As of my last knowledge update in September 2021, Windows 11 Home does not include the Group Policy Editor, which is a tool commonly used to set password complexity requirements in Windows Pro, Enterprise, or Education editions. However, you can still set password complexity requirements in Windows 11 Home using the Windows Security Policy Editor (secpol.msc) or by modifying the Windows Registry. Here's how you can do it:

**Method 1: Using Local Security Policy Editor (secpol.msc)**

1. Press `Win + R` to open the Run dialog.

2. Type "secpol.msc" and press Enter to open the Local Security Policy Editor.

3. In the left pane, navigate to "Account Policies" and select "Password Policy."

4. In the right pane, you will see several password policy settings. To set password complexity requirements, you'll need to configure the following policies:

- **Password must meet complexity requirements:** Double-click on this policy, select the "Enabled" option, and then click "Apply" and "OK."

- **Minimum password length:** Double-click on this policy, set the desired minimum password length (e.g., 8 characters), and then click "Apply" and "OK."

5. Close the Local Security Policy Editor.

6. Restart your computer for the changes to take effect.

**Method 2: Using the Windows Registry**

1. Press `Win + R` to open the Run dialog.

2. Type "regedit" and press Enter to open the Registry Editor.

3. Navigate to the following Registry key:




If the "System" key doesn't exist, you can create it by right-clicking on the "Policies" key, selecting "New" > "Key," and naming it "System."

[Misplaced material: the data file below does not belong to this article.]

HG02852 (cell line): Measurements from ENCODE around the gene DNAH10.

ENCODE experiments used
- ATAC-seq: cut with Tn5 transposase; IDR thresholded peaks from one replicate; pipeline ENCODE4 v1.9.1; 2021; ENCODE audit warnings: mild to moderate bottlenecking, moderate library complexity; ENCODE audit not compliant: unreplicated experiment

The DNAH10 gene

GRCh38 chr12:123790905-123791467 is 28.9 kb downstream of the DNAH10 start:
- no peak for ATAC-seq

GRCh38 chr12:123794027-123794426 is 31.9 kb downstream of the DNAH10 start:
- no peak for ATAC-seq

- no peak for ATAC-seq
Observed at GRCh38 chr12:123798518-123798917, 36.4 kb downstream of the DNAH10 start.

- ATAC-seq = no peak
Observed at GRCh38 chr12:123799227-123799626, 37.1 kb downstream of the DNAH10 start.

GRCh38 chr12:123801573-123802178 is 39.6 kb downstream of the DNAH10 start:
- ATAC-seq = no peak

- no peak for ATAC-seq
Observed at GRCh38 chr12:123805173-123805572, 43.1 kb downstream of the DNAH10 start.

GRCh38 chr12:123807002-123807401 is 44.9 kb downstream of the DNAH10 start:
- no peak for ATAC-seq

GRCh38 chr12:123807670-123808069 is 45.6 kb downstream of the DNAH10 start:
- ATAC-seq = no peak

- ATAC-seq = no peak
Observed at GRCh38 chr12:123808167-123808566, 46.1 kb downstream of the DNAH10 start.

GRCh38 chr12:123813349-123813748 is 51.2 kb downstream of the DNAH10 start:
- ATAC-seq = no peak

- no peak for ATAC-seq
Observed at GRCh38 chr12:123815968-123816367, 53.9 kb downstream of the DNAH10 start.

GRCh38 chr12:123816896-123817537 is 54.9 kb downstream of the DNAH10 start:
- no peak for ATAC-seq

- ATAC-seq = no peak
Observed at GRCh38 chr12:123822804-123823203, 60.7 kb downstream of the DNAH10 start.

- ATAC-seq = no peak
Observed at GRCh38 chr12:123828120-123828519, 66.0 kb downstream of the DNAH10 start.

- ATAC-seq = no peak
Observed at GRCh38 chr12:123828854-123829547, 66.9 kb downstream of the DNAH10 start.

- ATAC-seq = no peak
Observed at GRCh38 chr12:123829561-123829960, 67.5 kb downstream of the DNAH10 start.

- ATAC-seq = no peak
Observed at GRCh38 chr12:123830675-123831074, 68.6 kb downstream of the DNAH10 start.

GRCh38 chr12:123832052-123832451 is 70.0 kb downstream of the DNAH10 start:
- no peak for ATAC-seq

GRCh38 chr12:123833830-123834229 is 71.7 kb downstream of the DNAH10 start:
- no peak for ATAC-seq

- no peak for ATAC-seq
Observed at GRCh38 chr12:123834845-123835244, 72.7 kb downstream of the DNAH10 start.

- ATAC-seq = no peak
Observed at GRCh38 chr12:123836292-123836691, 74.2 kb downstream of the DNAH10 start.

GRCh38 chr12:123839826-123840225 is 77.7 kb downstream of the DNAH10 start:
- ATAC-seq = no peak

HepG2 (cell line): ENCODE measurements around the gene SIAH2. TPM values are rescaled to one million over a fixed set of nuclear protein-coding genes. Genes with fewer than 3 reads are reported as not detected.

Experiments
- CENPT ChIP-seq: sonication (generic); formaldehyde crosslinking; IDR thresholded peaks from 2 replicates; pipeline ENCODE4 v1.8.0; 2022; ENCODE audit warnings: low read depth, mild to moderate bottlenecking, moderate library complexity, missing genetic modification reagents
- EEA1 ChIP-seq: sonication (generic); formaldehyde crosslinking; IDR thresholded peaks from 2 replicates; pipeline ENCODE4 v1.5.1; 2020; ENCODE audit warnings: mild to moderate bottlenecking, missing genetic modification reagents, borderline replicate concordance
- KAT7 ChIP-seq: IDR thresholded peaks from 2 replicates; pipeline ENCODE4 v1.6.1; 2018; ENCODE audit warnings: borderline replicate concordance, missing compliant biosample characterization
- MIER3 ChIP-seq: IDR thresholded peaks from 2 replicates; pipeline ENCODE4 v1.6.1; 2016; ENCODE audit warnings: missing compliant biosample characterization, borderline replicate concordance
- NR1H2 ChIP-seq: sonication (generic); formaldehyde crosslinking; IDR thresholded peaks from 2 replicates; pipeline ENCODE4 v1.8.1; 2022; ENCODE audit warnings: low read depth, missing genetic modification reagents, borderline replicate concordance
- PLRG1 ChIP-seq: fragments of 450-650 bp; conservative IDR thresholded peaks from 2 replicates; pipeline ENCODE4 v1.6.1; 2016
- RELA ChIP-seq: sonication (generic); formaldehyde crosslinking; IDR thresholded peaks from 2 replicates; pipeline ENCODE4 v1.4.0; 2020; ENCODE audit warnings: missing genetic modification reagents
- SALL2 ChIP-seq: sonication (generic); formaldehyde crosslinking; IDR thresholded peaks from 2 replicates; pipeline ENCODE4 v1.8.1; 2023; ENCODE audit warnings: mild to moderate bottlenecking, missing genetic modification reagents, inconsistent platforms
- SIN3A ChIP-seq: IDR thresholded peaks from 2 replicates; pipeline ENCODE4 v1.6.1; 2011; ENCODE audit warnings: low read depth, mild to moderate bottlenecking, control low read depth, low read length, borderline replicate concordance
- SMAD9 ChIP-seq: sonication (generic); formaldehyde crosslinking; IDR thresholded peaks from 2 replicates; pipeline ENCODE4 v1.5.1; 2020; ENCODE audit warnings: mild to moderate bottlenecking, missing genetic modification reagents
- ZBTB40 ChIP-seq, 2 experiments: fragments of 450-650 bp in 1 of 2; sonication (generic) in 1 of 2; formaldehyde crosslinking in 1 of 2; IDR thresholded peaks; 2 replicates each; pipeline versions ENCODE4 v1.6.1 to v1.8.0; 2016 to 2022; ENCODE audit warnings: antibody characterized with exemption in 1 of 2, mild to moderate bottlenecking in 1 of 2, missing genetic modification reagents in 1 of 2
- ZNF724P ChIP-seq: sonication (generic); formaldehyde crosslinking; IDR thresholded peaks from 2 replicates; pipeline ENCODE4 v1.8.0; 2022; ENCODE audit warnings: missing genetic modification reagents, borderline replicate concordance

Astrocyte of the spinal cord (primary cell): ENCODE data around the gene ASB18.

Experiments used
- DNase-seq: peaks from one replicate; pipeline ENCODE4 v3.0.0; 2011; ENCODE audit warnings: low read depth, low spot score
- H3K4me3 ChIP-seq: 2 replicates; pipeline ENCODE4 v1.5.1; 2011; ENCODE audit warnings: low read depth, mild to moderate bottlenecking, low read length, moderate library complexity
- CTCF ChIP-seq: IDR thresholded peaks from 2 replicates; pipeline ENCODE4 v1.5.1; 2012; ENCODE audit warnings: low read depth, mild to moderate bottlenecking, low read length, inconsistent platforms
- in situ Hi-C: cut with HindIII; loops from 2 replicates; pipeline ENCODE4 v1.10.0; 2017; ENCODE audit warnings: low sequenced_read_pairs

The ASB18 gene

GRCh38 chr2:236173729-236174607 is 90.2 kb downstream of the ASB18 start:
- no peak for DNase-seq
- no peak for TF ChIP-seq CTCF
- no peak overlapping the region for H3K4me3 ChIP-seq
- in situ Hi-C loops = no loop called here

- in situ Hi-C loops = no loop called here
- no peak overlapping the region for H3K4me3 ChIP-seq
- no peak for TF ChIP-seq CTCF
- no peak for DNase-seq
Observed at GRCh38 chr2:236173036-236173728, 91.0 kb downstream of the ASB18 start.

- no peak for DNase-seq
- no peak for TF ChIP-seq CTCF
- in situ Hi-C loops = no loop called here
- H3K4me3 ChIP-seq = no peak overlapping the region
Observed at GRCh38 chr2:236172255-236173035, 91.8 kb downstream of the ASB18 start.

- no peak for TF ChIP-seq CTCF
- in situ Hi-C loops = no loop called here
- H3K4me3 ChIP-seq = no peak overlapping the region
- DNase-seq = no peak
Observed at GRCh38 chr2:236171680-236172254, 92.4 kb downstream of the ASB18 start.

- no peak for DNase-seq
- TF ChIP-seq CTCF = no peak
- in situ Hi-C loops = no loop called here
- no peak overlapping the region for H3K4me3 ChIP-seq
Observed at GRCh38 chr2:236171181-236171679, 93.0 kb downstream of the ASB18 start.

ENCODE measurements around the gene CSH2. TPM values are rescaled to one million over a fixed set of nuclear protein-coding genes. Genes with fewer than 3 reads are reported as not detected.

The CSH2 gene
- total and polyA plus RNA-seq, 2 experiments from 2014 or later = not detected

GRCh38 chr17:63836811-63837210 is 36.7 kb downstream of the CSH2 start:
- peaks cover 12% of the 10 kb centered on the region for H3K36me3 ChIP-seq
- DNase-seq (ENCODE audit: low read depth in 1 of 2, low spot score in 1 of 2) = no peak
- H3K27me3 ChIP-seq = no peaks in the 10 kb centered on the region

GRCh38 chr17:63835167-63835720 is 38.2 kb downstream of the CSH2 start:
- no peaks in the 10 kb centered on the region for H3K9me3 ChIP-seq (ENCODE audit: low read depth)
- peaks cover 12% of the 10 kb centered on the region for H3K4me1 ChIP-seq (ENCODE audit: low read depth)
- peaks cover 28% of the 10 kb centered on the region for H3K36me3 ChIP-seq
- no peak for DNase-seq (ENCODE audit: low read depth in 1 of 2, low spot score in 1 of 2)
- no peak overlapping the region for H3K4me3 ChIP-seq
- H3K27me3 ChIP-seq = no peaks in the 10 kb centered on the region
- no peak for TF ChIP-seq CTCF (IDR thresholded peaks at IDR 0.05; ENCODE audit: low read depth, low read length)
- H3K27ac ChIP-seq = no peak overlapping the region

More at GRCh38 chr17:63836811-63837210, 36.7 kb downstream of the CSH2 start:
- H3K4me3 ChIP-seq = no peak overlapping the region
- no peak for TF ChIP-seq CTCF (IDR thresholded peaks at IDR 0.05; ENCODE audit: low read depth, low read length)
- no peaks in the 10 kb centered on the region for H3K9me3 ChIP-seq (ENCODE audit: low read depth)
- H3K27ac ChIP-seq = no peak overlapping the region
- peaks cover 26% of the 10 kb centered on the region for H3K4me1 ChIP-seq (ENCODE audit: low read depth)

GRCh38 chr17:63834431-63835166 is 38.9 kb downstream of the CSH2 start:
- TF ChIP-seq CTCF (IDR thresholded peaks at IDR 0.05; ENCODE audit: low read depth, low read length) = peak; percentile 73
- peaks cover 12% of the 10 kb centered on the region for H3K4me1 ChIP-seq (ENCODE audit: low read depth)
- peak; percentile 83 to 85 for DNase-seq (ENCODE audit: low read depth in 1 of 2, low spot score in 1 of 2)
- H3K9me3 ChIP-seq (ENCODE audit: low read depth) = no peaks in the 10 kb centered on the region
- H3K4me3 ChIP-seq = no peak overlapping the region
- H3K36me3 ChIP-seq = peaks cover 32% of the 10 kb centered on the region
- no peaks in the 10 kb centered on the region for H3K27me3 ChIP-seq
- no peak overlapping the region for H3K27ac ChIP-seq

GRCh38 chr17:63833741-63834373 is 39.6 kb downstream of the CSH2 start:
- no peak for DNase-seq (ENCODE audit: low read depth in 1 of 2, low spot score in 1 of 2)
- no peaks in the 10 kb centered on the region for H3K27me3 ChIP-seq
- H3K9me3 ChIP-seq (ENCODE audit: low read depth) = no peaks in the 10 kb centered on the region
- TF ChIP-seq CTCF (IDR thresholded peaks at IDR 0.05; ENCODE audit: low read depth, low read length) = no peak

4. In the right pane, right-click on an empty area, select "New" > "DWORD (32-bit) Value," and name it "PasswordComplexity."

5. Double-click on "PasswordComplexity" to edit it.

6. Set the "Value data" to "1" to enable password complexity requirements.

7. Close the Registry Editor.

8. Restart your computer for the changes to take effect.

After applying these changes, Windows 11 Home will enforce password complexity requirements, including a minimum length and complexity criteria for passwords.

Please be cautious when making changes to the Windows Registry, as incorrect modifications can affect system stability. If you are uncomfortable with these steps or encounter any issues, consider seeking assistance from someone with experience in Windows administration.

PLEASE TAKE NOTE: You may run into an issue where your computer does not have "secpol.msc" on it. We had to install it from a command prompt.

A BAT file isn't really necessary as you only need to issue two commands in the command prompt to install the secpol.msc file. Type CMD in the search on the task bar, Right click on the CMS result and choose "run as administrator"

In the command prompt issue the following two commands. (You can simply copy and paste them) Wait for each command to complete. Then restart your computer.

First command:

FOR %F IN ("%SystemRoot%\servicing\Packages\Microsoft-Windows-GroupPolicy-ClientTools-Package~*.mum") DO (DISM /Online /NoRestart /Add-Package:"%F")

Second command:

FOR %F IN ("%SystemRoot%\servicing\Packages\Microsoft-Windows-GroupPolicy-ClientExtensions-Package~*.mum") DO (DISM /Online /NoRestart /Add-Package:"%F")